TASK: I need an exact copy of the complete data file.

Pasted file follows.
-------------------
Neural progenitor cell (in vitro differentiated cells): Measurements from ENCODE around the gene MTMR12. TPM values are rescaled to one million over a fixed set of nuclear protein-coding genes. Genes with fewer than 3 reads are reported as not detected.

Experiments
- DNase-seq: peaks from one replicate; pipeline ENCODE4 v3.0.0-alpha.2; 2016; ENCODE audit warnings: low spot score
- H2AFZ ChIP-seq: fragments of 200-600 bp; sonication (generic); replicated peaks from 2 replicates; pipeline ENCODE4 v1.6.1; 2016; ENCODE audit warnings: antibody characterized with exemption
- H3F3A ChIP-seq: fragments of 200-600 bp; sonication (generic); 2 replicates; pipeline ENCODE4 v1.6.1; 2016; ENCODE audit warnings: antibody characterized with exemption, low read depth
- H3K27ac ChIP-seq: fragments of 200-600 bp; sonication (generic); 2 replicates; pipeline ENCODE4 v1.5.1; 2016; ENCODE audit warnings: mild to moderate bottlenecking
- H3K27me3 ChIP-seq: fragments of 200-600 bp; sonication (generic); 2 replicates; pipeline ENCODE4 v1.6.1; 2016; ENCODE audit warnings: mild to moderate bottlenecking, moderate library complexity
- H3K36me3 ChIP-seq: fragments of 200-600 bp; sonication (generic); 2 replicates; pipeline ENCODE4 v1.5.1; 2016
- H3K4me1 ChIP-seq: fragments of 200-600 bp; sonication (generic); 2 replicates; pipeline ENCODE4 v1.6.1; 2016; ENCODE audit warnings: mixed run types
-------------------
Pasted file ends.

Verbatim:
Neural progenitor cell (in vitro differentiated cells): Measurements from ENCODE around the gene MTMR12. TPM values are rescaled to one million over a fixed set of nuclear protein-coding genes. Genes with fewer than 3 reads are reported as not detected.

Experiments
- DNase-seq: peaks from one replicate; pipeline ENCODE4 v3.0.0-alpha.2; 2016; ENCODE audit warnings: low spot score
- H2AFZ ChIP-seq: fragments of 200-600 bp; sonication (generic); replicated peaks from 2 replicates; pipeline ENCODE4 v1.6.1; 2016; ENCODE audit warnings: antibody characterized with exemption
- H3F3A ChIP-seq: fragments of 200-600 bp; sonication (generic); 2 replicates; pipeline ENCODE4 v1.6.1; 2016; ENCODE audit warnings: antibody characterized with exemption, low read depth
- H3K27ac ChIP-seq: fragments of 200-600 bp; sonication (generic); 2 replicates; pipeline ENCODE4 v1.5.1; 2016; ENCODE audit warnings: mild to moderate bottlenecking
- H3K27me3 ChIP-seq: fragments of 200-600 bp; sonication (generic); 2 replicates; pipeline ENCODE4 v1.6.1; 2016; ENCODE audit warnings: mild to moderate bottlenecking, moderate library complexity
- H3K36me3 ChIP-seq: fragments of 200-600 bp; sonication (generic); 2 replicates; pipeline ENCODE4 v1.5.1; 2016
- H3K4me1 ChIP-seq: fragments of 200-600 bp; sonication (generic); 2 replicates; pipeline ENCODE4 v1.6.1; 2016; ENCODE audit warnings: mixed run types